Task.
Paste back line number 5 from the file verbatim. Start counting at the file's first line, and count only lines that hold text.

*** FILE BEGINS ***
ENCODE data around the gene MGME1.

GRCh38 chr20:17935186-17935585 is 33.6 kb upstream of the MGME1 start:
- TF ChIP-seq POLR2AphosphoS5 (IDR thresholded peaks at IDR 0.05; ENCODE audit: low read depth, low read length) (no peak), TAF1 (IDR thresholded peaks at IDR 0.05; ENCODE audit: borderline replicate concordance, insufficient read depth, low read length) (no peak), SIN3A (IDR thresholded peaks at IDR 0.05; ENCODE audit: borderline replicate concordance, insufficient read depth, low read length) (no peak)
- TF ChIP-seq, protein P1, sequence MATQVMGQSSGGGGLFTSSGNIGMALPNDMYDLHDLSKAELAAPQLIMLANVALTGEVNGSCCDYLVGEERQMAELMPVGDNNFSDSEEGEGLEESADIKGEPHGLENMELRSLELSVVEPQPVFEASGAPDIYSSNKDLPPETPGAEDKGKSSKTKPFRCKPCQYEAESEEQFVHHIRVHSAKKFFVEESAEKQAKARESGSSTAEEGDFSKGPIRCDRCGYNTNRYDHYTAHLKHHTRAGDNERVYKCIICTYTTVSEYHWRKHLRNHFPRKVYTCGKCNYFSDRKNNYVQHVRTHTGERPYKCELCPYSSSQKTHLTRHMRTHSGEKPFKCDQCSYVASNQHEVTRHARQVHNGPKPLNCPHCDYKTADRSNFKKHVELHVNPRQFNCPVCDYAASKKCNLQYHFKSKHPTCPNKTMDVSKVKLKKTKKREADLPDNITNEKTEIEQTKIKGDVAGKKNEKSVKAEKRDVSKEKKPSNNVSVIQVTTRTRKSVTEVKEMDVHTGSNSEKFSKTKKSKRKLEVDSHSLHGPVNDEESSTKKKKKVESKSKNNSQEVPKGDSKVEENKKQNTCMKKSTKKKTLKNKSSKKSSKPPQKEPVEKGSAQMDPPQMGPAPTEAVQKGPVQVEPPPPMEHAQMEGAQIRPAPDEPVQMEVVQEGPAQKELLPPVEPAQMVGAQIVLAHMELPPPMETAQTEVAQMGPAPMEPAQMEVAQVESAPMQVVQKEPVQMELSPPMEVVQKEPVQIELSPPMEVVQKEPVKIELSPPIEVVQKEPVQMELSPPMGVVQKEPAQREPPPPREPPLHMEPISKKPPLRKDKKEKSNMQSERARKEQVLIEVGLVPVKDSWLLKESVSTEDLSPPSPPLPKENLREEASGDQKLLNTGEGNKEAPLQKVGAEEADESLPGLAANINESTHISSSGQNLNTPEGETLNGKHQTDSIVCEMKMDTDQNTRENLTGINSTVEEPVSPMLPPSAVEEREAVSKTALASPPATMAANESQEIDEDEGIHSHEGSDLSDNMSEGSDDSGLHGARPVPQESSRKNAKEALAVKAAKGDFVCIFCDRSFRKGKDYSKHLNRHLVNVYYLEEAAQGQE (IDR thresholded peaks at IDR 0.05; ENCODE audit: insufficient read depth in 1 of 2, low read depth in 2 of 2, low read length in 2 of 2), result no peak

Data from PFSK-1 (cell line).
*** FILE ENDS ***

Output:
Data from PFSK-1 (cell line).